(AJC) — Atlanta school board members say they have made the necessary progress to salvage the district’s accreditation, but this week they have to prove it. A team from the Southern Association of Colleges and Schools (SACS), the accrediting agency that put the district’s high schools on probation in January, is visiting Monday and today to see what has been done to improve poor governance and infighting among board members. The team’s findings will be released in a written report before the end of October.
(Washington Post) – Alice Deal Middle School in Northwest Washington is bursting at the seams, and with good reason. For foreign language, students can choose French, Spanish or Mandarin Chinese. The school offers football, basketball, soccer, lacrosse, track, baseball, softball, volleyball and fencing. The list of after-school clubs includes international cooking, African drumming, gardening, Scrabble and Gay-Straight Alliance. This fall, the school has 1,014 students in a building designed for 980. At Brookland Educational Campus at Bunker Hill, serving preschool to eighth grade in Northeast’s Ward 5, the menu of offerings for middle-grade students is quite different. There is one part-time Spanish teacher. Students are offered basketball, track, cheerleading and chorus. And there are parents who say the situation in their community is untenable.
(Chicago Tribune) — After another round of cuts at Chicago Public Schools, the teachers union contends African-American teachers in some of the city’s most impoverished schools have been unfairly targeted. The Chicago Teachers Union says that while fewer than 30 percent of teachers in CPS are African-American, they represent more than 40 percent of those getting pink slips this year, either for budgetary reasons or because of enrollment declines. Latino teachers, who represent 15 percent of teachers in CPS, make up about 12 percent of layoffs, union officials said.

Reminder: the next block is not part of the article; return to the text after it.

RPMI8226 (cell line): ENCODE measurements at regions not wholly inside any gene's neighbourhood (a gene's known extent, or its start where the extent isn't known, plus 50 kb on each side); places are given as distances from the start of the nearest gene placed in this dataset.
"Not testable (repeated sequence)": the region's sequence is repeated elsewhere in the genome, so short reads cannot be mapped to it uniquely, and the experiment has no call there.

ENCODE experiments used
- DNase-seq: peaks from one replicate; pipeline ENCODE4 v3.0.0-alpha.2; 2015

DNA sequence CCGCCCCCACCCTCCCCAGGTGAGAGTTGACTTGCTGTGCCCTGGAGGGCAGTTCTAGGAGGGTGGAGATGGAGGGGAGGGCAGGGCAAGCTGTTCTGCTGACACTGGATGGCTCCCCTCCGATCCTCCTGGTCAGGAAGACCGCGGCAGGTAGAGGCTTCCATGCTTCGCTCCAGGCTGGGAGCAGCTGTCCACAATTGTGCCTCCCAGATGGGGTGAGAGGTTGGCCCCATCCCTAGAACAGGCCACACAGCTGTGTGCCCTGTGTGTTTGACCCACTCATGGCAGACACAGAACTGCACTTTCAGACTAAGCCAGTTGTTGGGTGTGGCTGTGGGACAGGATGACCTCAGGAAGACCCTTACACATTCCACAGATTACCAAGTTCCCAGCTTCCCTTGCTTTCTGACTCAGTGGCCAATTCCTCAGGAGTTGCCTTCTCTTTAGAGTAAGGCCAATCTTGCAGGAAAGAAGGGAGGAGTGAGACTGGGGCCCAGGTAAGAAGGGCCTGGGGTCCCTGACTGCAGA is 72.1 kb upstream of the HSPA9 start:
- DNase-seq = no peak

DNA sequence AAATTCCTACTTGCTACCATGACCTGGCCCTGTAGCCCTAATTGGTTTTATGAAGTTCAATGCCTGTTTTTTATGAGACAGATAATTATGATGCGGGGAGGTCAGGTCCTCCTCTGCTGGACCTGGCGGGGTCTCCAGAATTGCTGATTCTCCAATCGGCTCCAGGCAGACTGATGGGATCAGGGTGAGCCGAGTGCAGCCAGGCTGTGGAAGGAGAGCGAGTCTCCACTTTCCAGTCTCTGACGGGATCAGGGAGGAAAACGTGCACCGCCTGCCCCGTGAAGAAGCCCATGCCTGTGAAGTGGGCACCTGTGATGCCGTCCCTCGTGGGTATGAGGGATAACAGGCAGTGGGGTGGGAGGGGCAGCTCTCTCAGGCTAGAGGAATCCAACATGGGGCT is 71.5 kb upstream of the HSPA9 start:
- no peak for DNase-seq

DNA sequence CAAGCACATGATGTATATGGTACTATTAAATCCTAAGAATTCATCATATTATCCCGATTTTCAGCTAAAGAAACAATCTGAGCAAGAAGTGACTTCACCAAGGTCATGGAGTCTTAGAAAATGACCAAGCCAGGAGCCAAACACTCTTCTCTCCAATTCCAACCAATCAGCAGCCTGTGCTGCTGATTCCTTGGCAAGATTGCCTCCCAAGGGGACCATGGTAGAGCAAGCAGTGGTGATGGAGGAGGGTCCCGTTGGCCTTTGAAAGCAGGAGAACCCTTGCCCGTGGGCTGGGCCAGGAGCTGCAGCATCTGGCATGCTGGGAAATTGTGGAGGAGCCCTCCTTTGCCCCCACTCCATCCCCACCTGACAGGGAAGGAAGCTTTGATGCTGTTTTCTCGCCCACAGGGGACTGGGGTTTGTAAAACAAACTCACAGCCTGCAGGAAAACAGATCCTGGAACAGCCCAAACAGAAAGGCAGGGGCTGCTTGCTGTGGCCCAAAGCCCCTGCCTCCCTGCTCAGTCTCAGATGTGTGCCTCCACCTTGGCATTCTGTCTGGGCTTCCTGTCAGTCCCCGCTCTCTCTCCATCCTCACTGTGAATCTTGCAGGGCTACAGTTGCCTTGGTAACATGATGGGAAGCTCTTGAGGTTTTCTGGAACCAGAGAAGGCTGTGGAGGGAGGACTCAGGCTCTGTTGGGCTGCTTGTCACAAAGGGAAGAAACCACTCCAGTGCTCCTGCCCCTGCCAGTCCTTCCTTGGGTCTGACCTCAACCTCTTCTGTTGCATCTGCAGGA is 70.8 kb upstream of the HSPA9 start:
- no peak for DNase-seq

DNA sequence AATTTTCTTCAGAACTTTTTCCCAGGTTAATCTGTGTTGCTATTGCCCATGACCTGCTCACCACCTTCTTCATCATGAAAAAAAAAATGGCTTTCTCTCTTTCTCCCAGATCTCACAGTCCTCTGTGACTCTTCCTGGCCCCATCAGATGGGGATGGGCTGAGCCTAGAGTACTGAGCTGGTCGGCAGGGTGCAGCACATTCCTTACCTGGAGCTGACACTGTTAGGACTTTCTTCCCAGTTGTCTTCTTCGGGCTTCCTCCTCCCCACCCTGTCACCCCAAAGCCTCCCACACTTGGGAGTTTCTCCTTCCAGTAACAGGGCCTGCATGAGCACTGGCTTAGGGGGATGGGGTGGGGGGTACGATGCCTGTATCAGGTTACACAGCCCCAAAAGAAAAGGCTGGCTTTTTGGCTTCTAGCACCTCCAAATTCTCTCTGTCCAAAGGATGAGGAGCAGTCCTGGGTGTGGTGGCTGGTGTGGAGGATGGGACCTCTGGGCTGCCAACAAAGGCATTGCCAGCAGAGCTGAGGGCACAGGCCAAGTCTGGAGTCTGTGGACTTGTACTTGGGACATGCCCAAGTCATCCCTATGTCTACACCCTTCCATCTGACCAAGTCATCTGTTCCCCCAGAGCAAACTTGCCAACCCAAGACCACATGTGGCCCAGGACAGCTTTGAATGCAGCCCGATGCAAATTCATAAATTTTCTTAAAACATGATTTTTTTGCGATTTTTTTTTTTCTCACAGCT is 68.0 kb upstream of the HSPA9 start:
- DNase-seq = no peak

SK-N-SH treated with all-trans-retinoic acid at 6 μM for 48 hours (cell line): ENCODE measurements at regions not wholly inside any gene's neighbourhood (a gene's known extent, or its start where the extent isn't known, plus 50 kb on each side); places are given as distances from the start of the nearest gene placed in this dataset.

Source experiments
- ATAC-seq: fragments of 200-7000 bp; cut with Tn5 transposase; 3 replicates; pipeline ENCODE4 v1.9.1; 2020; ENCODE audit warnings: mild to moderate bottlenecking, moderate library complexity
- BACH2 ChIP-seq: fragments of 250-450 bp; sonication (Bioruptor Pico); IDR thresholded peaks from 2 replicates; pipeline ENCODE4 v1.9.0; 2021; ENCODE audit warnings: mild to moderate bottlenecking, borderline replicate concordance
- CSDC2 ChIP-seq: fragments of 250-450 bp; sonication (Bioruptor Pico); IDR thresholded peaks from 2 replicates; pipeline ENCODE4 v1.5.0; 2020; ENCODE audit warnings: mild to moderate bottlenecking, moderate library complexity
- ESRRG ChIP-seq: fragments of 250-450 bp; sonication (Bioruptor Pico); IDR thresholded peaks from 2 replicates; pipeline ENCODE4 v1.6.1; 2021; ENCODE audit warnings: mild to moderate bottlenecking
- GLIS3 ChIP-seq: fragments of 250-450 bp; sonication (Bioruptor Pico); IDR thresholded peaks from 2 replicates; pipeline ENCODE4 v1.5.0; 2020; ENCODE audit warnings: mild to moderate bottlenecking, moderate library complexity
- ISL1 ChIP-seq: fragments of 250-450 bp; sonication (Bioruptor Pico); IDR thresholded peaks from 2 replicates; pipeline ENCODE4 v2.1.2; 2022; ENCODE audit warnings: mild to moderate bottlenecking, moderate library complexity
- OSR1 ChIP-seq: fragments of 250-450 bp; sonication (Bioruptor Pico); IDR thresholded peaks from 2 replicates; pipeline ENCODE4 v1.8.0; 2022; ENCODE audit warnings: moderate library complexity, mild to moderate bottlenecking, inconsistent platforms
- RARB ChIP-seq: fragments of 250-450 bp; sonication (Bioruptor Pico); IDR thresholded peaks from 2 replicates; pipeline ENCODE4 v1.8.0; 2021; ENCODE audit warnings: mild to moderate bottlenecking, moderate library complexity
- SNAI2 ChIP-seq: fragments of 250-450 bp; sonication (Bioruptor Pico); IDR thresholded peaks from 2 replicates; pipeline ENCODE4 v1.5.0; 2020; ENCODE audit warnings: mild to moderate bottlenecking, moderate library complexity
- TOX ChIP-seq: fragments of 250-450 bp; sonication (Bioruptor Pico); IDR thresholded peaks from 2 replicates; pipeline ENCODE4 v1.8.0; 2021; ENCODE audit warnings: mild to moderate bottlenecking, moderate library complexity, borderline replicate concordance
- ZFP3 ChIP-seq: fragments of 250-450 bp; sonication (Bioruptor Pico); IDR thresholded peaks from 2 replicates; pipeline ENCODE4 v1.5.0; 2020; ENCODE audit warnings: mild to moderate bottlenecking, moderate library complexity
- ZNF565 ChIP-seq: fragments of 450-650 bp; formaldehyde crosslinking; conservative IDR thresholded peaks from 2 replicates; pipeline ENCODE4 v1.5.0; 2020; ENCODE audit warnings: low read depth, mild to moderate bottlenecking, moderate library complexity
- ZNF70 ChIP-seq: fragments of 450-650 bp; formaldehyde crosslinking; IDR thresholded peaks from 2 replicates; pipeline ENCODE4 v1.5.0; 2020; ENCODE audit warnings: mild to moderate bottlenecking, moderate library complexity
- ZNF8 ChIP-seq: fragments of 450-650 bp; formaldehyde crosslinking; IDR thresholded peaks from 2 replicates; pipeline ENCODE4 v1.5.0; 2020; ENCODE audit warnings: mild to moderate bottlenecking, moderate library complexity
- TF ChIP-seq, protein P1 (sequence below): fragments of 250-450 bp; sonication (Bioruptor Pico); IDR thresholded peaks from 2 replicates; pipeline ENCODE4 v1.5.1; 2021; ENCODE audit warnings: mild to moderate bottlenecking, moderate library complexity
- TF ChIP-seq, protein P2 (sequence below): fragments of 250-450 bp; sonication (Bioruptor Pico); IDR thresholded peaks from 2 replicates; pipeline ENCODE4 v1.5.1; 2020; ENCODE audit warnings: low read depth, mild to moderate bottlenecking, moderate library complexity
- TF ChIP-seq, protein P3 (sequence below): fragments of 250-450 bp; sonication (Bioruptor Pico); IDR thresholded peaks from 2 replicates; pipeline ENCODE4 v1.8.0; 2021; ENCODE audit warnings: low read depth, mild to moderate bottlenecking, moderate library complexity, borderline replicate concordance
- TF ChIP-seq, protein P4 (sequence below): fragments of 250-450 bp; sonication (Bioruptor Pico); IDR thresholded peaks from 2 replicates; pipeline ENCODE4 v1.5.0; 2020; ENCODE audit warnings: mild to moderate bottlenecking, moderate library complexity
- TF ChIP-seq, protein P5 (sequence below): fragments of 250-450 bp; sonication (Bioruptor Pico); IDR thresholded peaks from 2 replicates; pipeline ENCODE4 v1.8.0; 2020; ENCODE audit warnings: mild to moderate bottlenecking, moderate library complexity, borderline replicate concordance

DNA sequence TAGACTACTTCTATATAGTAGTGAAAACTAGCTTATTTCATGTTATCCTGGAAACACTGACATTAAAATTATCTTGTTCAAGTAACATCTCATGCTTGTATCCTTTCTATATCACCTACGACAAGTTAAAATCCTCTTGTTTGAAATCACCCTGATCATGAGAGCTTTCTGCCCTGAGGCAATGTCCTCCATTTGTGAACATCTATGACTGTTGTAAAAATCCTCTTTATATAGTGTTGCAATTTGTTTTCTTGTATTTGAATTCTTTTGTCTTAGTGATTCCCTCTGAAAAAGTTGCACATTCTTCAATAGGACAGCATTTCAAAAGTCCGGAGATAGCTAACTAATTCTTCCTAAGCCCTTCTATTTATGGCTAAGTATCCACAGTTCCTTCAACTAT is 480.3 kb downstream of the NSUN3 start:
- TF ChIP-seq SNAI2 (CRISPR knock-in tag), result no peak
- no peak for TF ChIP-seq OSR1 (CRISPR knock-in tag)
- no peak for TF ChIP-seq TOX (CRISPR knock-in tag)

(Chicago Sun Times) — At least 200 jobs are being trimmed out of the Chicago Public School bureaucracy, for a savings of $16 million — leaving only $44 million in promised cuts to go, CPS officials said Thursday. The job reductions are part of a reorganization of the office of chief education officer, which once employed 750 people. By the time the dust clears, it will be down to 550 people, CPS officials say. New Chief Education Officer Noemi Donoso said she is still planning an additional $34 million in “programmatic” cuts out of her office, many involving outside vendors, that were promised to help fill a $712 million budget deficit.
(NNPA) — A Chicago mother recently filed a lawsuit against the Chicago Board of Education alleging a Chicago Public School security guard handcuffed her young son while he was a student at George Washington Carver Primary School on the city’s far south side. In the lawsuit, filed Aug. 29, LaShanda Smith says the guard handcuffed her son March 17, 2010 which resulted in “sustained injuries of a permanent, personal and pecuniary nature.” According to media reports, Michael A. Carin, the attorney representing Smith says the youngster was among several six and seven year olds that were handcuffed by the guard for allegedly “talking in class”. The students were also allegedly told they would never see their parents again and were going to prison.
(AJC) — Between 1996 and 2001, Atlanta Public Schools raked in more than $82 million from a federal program designed to help schools and libraries get Internet access and maintain their electronic and telecommunications infrastructure. But a damning investigation nearly a decade ago, which revealed that APS squandered millions of dollars in the program and led to a three-year jail term on bribery charges for a school official, stopped Atlanta’s money flow from the program. Now, APS officials want the pipeline re-opened. Since 2001, APS has submitted more than $50 million worth of expenses they believe qualify for “E-rate” reimbursement, to the Universal Services Administrative Company, which administers a $2.25 billion fund to reimburse school and library districts for expenditures associated with Internet infrastructure.